Our ability to assimilate complexity is remarkable, and this is not just limited to sight and sound. We build driving intuition, says Infineon's Chua Chee Seong.
Personally, I enjoy driving. Auto makers have devoted tremendous effort in making driving an enjoyable experience, for at least, when the road is clear. The frustration comes when I am in a never-ending stop-and-go driving situation in congested traffic. This is when I prefer that my car will take over the unpleasant drive. However, I have a trust issue with my car.
What has set humans apart from machines so far is our knowledge-based experience. Thanks to the experiences gained from countless hours of driving, we do not just evaluate situations on a rational level. Due to our highly developed and receptive senses, we can process a variety of situations. Our ability to assimilate complexity is remarkable, and this is not just limited to sight and sound. We build driving intuition. For example, in motor racing, the buttocks of the race driver are often referred to as the “butt meter” – providing the driver with information about the vehicle behaviour or road condition. In other words, as humans we can link our sensory perceptions with earlier experiences for a rapid and realistic assessment of the situation.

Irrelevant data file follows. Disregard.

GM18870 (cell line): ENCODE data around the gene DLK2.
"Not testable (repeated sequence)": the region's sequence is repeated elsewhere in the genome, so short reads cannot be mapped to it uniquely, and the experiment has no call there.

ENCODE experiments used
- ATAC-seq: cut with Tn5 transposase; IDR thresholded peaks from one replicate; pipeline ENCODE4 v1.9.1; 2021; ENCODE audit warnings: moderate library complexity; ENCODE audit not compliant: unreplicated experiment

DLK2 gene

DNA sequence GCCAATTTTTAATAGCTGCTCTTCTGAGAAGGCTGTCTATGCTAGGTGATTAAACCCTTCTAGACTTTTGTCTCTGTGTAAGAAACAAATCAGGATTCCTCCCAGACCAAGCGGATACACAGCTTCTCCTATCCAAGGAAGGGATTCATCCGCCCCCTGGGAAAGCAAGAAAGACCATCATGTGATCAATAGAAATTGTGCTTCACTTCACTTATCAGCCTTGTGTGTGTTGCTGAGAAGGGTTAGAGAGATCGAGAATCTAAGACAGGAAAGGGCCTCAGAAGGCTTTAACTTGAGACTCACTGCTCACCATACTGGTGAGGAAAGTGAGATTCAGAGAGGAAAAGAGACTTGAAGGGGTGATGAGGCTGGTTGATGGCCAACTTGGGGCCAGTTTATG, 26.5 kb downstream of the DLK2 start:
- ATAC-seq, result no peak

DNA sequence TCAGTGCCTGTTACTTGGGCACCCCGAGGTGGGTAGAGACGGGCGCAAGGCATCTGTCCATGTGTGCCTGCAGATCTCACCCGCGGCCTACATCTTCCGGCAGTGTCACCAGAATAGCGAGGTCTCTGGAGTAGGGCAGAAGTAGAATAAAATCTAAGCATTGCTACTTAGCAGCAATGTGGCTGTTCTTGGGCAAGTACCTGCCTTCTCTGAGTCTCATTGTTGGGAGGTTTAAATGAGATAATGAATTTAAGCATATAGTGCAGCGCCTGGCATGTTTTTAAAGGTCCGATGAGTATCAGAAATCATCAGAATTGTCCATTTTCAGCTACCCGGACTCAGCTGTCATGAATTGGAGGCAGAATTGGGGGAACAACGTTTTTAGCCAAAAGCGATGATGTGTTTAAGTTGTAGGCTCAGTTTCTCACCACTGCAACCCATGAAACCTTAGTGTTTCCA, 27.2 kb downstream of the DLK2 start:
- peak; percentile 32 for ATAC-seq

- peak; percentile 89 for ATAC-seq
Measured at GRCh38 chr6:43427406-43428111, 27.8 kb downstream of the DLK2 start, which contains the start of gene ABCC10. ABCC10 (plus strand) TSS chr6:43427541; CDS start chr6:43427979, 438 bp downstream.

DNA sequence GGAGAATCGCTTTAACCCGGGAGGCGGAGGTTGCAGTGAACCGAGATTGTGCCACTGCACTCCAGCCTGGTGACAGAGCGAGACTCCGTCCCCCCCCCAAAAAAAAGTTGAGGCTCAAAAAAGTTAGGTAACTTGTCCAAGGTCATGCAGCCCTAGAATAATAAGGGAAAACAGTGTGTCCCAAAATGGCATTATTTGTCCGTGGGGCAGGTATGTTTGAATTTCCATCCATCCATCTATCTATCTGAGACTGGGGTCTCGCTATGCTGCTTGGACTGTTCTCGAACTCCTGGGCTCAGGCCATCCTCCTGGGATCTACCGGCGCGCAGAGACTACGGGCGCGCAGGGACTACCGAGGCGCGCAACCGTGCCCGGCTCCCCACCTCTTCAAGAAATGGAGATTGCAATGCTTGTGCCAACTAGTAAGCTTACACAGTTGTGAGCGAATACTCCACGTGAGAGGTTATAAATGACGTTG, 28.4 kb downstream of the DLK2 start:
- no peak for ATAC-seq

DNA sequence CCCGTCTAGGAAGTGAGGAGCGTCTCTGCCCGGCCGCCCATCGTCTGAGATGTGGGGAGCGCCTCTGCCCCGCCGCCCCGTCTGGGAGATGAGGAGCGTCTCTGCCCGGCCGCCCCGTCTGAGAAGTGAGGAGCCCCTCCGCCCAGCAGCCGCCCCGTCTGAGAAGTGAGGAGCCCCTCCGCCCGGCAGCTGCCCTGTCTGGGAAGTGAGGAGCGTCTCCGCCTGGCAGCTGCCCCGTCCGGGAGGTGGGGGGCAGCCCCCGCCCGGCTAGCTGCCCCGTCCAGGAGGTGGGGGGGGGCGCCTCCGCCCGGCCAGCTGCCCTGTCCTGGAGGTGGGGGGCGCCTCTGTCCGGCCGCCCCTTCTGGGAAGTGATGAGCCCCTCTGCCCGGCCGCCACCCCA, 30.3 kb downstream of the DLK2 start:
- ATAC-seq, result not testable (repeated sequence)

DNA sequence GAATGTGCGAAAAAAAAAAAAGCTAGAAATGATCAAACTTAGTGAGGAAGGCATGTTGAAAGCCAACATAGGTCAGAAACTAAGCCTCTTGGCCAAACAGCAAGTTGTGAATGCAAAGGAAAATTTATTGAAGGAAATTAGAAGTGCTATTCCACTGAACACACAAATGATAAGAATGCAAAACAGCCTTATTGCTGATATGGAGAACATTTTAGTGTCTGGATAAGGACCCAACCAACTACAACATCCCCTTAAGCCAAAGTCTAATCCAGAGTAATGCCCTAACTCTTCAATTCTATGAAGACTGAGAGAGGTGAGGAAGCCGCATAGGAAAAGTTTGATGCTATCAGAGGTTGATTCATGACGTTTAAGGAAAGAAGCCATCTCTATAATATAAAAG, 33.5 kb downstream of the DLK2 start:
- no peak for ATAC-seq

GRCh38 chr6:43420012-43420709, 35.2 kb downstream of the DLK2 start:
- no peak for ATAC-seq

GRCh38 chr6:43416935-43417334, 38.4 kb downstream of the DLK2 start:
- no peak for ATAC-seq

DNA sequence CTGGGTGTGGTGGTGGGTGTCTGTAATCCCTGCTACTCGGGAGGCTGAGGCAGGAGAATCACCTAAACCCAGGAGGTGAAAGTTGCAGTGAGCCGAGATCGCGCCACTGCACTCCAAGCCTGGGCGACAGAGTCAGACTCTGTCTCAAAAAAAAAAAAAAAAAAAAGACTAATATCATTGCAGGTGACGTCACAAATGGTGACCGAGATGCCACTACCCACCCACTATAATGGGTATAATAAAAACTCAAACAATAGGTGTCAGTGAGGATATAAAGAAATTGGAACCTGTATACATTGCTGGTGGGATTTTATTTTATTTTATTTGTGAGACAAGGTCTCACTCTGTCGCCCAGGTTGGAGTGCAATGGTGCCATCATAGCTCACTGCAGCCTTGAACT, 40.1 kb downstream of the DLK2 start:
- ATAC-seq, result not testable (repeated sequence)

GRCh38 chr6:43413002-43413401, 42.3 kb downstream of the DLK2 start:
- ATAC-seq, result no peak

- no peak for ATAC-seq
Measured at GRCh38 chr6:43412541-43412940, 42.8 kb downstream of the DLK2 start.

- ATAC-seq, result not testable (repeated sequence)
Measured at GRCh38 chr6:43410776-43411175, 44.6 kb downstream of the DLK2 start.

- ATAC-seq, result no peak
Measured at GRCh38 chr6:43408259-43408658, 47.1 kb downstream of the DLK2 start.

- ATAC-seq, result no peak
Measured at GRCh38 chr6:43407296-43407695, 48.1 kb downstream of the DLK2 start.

To create a viable automated car, it is important to recreate our power of reliable judgment. Here, sensors play a key role – they need to replace all of the drivers’ senses. The complexity and reliability of human perception can only be recreated technically if multiple, diverse sensors detect various aspects of the environment simultaneously.
Figure 3: High levels of automation in driving demand a significant increase in the number of sensing modules.
Based on sensed information from camera, radar, laser and ultrasonic systems, a car can make a so-called “two out of three” decision. It means that if two out of three values coincide, this value is interpreted as being correct and is then further processed. The different characteristics of the systems increase the reliability of the machine decisions. Unlike purely optical systems, for example, radar systems function reliably in conditions of poor visibility, including snow, fog, heavy rain or glaring backlight.